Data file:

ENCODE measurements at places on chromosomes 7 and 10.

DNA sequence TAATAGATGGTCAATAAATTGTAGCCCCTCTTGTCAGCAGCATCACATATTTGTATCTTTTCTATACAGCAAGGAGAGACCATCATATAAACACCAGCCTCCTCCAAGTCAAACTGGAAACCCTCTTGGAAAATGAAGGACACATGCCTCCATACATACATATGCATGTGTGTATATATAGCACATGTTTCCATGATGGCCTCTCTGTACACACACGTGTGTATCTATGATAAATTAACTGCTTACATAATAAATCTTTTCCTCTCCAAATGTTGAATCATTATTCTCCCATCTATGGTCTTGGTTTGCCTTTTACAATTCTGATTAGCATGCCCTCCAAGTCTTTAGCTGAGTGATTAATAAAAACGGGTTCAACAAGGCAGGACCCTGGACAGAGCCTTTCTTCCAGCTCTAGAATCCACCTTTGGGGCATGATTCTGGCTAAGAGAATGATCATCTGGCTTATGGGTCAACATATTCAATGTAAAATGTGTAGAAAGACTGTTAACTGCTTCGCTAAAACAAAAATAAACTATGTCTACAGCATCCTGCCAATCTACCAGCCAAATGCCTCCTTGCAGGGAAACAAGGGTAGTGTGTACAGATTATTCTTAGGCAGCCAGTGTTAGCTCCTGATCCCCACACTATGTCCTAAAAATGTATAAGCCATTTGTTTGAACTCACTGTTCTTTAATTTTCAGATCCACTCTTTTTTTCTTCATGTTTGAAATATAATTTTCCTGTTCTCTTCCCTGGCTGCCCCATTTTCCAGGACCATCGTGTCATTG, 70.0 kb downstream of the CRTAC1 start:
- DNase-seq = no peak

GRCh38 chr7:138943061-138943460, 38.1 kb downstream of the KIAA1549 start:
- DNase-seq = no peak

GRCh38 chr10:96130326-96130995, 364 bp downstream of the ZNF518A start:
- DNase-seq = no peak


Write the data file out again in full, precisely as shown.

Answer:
ENCODE measurements at places on chromosomes 7 and 10.

DNA sequence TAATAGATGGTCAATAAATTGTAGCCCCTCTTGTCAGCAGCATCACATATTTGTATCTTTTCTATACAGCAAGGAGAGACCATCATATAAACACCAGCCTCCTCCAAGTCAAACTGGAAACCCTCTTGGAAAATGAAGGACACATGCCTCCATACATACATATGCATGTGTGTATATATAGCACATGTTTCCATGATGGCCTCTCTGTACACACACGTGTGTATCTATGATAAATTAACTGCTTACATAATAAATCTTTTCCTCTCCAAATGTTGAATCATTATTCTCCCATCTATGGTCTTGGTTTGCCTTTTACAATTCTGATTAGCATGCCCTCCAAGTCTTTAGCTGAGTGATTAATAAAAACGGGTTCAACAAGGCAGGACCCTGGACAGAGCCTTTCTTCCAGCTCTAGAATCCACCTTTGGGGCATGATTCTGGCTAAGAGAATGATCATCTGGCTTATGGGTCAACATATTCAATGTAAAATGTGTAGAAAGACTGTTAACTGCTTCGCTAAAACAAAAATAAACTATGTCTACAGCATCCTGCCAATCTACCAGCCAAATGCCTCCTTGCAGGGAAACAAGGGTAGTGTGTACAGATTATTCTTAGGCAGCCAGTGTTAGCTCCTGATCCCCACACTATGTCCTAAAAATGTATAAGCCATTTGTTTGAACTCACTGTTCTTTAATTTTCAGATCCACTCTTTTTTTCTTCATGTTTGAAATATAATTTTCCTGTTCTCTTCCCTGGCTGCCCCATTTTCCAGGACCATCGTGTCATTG, 70.0 kb downstream of the CRTAC1 start:
- DNase-seq = no peak

GRCh38 chr7:138943061-138943460, 38.1 kb downstream of the KIAA1549 start:
- DNase-seq = no peak

GRCh38 chr10:96130326-96130995, 364 bp downstream of the ZNF518A start:
- DNase-seq = no peak